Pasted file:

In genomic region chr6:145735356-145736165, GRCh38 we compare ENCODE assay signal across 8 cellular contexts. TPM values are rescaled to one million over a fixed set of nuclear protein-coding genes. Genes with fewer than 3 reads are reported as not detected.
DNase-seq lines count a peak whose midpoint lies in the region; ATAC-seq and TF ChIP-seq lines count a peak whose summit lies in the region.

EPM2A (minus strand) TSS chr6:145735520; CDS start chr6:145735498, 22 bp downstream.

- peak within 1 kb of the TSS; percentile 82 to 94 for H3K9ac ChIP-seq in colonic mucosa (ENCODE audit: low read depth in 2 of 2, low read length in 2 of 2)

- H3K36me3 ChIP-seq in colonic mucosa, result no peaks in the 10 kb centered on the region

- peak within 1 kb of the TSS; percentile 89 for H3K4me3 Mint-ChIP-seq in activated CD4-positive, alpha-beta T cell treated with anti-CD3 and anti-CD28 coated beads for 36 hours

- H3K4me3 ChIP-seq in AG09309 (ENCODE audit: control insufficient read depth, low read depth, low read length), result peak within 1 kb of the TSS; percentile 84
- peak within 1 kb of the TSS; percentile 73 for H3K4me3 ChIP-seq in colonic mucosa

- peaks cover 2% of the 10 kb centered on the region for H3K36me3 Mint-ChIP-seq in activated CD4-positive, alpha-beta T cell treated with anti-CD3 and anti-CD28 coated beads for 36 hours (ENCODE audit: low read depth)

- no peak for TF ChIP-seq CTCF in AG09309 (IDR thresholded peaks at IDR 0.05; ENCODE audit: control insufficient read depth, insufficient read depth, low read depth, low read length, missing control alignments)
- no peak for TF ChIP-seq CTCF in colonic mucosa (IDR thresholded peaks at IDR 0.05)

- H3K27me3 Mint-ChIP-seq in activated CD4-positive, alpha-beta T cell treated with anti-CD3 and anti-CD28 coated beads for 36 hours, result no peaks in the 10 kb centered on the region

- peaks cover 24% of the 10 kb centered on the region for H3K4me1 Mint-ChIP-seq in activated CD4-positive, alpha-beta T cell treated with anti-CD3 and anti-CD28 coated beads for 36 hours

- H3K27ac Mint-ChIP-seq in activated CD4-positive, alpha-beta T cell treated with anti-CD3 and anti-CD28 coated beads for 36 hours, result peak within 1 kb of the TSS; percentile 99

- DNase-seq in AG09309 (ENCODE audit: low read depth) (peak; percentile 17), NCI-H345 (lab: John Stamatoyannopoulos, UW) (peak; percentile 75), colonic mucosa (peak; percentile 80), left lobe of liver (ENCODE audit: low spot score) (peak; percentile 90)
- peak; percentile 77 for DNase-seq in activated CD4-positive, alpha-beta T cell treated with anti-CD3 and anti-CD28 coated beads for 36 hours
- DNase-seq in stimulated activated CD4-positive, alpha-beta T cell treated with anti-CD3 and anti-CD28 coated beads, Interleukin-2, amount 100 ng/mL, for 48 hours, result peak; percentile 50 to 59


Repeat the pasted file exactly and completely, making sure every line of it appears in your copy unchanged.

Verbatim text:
In genomic region chr6:145735356-145736165, GRCh38 we compare ENCODE assay signal across 8 cellular contexts. TPM values are rescaled to one million over a fixed set of nuclear protein-coding genes. Genes with fewer than 3 reads are reported as not detected.
DNase-seq lines count a peak whose midpoint lies in the region; ATAC-seq and TF ChIP-seq lines count a peak whose summit lies in the region.

EPM2A (minus strand) TSS chr6:145735520; CDS start chr6:145735498, 22 bp downstream.

- peak within 1 kb of the TSS; percentile 82 to 94 for H3K9ac ChIP-seq in colonic mucosa (ENCODE audit: low read depth in 2 of 2, low read length in 2 of 2)

- H3K36me3 ChIP-seq in colonic mucosa, result no peaks in the 10 kb centered on the region

- peak within 1 kb of the TSS; percentile 89 for H3K4me3 Mint-ChIP-seq in activated CD4-positive, alpha-beta T cell treated with anti-CD3 and anti-CD28 coated beads for 36 hours

- H3K4me3 ChIP-seq in AG09309 (ENCODE audit: control insufficient read depth, low read depth, low read length), result peak within 1 kb of the TSS; percentile 84
- peak within 1 kb of the TSS; percentile 73 for H3K4me3 ChIP-seq in colonic mucosa

- peaks cover 2% of the 10 kb centered on the region for H3K36me3 Mint-ChIP-seq in activated CD4-positive, alpha-beta T cell treated with anti-CD3 and anti-CD28 coated beads for 36 hours (ENCODE audit: low read depth)

- no peak for TF ChIP-seq CTCF in AG09309 (IDR thresholded peaks at IDR 0.05; ENCODE audit: control insufficient read depth, insufficient read depth, low read depth, low read length, missing control alignments)
- no peak for TF ChIP-seq CTCF in colonic mucosa (IDR thresholded peaks at IDR 0.05)

- H3K27me3 Mint-ChIP-seq in activated CD4-positive, alpha-beta T cell treated with anti-CD3 and anti-CD28 coated beads for 36 hours, result no peaks in the 10 kb centered on the region

- peaks cover 24% of the 10 kb centered on the region for H3K4me1 Mint-ChIP-seq in activated CD4-positive, alpha-beta T cell treated with anti-CD3 and anti-CD28 coated beads for 36 hours

- H3K27ac Mint-ChIP-seq in activated CD4-positive, alpha-beta T cell treated with anti-CD3 and anti-CD28 coated beads for 36 hours, result peak within 1 kb of the TSS; percentile 99

- DNase-seq in AG09309 (ENCODE audit: low read depth) (peak; percentile 17), NCI-H345 (lab: John Stamatoyannopoulos, UW) (peak; percentile 75), colonic mucosa (peak; percentile 80), left lobe of liver (ENCODE audit: low spot score) (peak; percentile 90)
- peak; percentile 77 for DNase-seq in activated CD4-positive, alpha-beta T cell treated with anti-CD3 and anti-CD28 coated beads for 36 hours
- DNase-seq in stimulated activated CD4-positive, alpha-beta T cell treated with anti-CD3 and anti-CD28 coated beads, Interleukin-2, amount 100 ng/mL, for 48 hours, result peak; percentile 50 to 59